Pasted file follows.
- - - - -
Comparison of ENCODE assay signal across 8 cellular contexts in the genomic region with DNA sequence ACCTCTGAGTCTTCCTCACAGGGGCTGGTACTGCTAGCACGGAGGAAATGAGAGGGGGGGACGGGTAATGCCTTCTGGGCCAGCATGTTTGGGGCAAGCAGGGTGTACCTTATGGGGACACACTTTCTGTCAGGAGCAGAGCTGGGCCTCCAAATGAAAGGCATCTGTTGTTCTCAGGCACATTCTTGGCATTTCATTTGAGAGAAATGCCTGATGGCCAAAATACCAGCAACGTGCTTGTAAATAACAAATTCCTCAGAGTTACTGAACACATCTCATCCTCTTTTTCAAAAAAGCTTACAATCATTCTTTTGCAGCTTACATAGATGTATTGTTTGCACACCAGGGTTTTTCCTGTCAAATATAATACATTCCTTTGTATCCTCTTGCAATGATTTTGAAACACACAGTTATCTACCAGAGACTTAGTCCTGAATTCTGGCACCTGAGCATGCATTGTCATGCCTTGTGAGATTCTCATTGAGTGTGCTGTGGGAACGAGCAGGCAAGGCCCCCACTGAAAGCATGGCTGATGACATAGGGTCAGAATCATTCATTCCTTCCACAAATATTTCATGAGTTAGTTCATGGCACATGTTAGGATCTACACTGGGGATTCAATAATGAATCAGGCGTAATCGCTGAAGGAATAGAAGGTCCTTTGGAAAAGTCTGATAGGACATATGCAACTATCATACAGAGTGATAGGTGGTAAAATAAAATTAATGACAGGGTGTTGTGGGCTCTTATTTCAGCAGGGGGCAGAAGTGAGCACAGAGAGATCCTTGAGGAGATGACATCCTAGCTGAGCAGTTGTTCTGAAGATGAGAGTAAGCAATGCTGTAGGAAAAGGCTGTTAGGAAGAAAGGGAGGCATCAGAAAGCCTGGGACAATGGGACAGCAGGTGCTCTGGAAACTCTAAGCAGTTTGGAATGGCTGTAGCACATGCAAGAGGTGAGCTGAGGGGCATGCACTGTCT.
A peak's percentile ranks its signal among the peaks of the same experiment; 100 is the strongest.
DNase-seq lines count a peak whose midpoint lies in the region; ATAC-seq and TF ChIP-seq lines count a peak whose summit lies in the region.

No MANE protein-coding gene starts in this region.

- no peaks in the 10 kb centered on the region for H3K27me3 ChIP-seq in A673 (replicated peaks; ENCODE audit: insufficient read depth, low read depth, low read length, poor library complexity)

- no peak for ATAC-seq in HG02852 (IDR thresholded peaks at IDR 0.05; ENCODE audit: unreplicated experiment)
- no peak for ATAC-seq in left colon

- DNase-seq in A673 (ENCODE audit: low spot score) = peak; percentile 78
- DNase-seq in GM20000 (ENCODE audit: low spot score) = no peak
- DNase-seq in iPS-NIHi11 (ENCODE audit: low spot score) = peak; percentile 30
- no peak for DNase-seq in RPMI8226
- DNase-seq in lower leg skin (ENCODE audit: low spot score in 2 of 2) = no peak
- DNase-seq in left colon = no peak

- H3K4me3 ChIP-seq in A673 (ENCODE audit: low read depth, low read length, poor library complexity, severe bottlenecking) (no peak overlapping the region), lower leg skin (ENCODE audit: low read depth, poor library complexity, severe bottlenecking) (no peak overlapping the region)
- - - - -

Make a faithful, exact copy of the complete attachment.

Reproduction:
Comparison of ENCODE assay signal across 8 cellular contexts in the genomic region with DNA sequence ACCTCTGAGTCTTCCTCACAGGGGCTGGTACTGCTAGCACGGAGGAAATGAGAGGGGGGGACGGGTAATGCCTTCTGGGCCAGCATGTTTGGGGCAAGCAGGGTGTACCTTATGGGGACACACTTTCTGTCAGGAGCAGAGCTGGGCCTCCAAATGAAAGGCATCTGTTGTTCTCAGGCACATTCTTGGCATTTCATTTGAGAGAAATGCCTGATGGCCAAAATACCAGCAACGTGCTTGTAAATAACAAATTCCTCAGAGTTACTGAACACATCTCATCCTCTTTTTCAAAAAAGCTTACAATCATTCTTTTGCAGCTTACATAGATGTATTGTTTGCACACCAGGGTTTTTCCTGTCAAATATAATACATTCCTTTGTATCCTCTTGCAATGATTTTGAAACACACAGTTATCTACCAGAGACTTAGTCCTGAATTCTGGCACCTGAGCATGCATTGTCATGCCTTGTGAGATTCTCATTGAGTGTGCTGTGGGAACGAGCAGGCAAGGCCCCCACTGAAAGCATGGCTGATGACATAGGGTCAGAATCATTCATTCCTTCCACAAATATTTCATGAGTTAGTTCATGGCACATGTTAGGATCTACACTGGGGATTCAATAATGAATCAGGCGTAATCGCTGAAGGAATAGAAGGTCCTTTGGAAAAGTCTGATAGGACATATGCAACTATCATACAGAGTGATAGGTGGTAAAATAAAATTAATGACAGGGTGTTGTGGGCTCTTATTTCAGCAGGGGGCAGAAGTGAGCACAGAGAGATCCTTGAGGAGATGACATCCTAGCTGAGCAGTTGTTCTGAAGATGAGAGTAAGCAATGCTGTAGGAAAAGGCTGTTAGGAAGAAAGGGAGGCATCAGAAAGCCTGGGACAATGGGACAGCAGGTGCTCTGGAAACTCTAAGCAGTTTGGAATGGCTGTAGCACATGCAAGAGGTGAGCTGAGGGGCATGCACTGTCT.
A peak's percentile ranks its signal among the peaks of the same experiment; 100 is the strongest.
DNase-seq lines count a peak whose midpoint lies in the region; ATAC-seq and TF ChIP-seq lines count a peak whose summit lies in the region.

No MANE protein-coding gene starts in this region.

- no peaks in the 10 kb centered on the region for H3K27me3 ChIP-seq in A673 (replicated peaks; ENCODE audit: insufficient read depth, low read depth, low read length, poor library complexity)

- no peak for ATAC-seq in HG02852 (IDR thresholded peaks at IDR 0.05; ENCODE audit: unreplicated experiment)
- no peak for ATAC-seq in left colon

- DNase-seq in A673 (ENCODE audit: low spot score) = peak; percentile 78
- DNase-seq in GM20000 (ENCODE audit: low spot score) = no peak
- DNase-seq in iPS-NIHi11 (ENCODE audit: low spot score) = peak; percentile 30
- no peak for DNase-seq in RPMI8226
- DNase-seq in lower leg skin (ENCODE audit: low spot score in 2 of 2) = no peak
- DNase-seq in left colon = no peak

- H3K4me3 ChIP-seq in A673 (ENCODE audit: low read depth, low read length, poor library complexity, severe bottlenecking) (no peak overlapping the region), lower leg skin (ENCODE audit: low read depth, poor library complexity, severe bottlenecking) (no peak overlapping the region)